James W. Lillie
On Lazarus Saturday, I realized I couldn’t find my copy of the services for Great Week, so, naturally, I went down to the local supermarket and bought another copy. This ease of access to Church supplies (charcoal, wicks, incense, televised services for the sick and so on) is one of the many advantages of living in an Orthodox country. Another is that the same supermarket, or, indeed, any grocery store, will stock packets of dye for colouring eggs at Easter. In some Orthodox countries, eggs are dyed a variety of colours, but in Greece they’re usually red. There are a large number of explanations for this, none of which is particularly convincing. When you read, for example, that the tradition goes back to Constantine the Great at the ‘Byzantine’ (!) court, or that it derives from a disbelieving woman who said: ‘I’ll believe in the Resurrection when these eggs turn red’, you can be fairly sure you’re on the wrong track. It appears that the tradition is pre-Christian and there is some evidence that for a time the Church barely tolerated the practice, considering it ‘Hellenic’, that is ‘pagan’ Since then, however, it has been adapted to suit our narrative: that the red symbolizes the blood of Christ, the shell the tomb and the yolk the life within the tomb.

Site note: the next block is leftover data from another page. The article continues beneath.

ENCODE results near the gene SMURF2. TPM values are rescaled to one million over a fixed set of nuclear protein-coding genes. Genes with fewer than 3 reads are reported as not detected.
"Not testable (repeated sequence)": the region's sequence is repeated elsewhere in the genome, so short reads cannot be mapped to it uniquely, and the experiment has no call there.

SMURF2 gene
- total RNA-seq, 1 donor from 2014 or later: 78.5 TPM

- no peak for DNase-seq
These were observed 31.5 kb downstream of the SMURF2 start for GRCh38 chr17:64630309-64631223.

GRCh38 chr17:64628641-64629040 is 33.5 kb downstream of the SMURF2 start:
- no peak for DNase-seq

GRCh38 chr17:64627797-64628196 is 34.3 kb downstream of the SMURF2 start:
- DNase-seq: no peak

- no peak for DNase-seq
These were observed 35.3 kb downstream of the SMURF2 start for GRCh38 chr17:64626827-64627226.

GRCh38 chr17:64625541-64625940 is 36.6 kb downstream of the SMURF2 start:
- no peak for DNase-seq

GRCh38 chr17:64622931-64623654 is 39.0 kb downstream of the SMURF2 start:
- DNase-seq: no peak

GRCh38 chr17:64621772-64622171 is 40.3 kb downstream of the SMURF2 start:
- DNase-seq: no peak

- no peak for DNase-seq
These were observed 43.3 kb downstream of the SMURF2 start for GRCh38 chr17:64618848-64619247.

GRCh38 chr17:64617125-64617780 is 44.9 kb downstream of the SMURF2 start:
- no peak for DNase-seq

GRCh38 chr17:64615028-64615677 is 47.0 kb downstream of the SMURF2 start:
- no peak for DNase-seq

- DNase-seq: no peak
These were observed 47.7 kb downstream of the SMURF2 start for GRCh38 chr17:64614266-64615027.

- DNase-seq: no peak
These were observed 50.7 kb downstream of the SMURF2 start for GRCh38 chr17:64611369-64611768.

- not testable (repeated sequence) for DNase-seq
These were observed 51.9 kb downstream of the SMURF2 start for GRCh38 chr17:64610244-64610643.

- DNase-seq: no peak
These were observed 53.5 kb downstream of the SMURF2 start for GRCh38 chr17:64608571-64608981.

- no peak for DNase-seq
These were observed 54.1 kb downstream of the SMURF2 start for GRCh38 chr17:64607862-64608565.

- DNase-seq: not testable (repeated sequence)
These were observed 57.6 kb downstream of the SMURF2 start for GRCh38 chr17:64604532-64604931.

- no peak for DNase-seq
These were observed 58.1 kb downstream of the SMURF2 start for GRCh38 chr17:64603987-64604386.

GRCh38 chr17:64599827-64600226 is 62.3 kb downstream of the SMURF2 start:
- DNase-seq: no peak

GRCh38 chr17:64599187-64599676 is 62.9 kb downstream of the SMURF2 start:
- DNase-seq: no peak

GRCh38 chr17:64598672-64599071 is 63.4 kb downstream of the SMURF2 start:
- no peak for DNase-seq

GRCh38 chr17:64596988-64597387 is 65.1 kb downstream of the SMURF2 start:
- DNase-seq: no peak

So the simplest way of colouring the eggs is to buy a packet of dye and follow the instructions.
By the time you read this, however, it may be too late to book a flight to Greece and be back home for Great Thursday, so you will then have to use the traditional method, which is very simple. If you can boil an egg, you’re well on the way to colouring it.
The first thing is that the eggs have to be room temperature and clean. It’s also better if they’re white. If you’re using packets of colouring this doesn’t matter, but natural dyes aren’t as intense.
The proportions are 4-5 pints of water, half a cup of vinegar (some people also add baking soda which they claim helps with the colour), three to four cups of whatever vegetable you’re using or 3-4 spoons of spice.
For red eggs, boil the eggs in a large container, together with four chopped beetroot bulbs and the vinegar. There should be just enough water to cover the ingredients. Another way of doing this is to boil the eggs and beetroot separately and then use a brush to paint the beetroot juice onto the eggs, though this sounds like something for the leisured classes. It’s also possible to achieve a good result using red onion skins (3-4 double handfuls). Whichever you use, boil for 10-12 minutes or so and then leave for as long as you can- up to 20 hours. The longer you leave them, the more intense the colour should be. When you’re ready, drain them on kitchen paper and polish them with a cloth and oil. And that’s it.
If you want other colours, substitute for the beetroot/ onion skins:
Light blue: red cabbage. You’ll just have to trust me on this.
Green: spinach. About a kilo.
Orange: chilli powder or paprika
Yellow: yellow onion skins
Brown: tea or coffee. For a similar effect, just buy brown eggs already.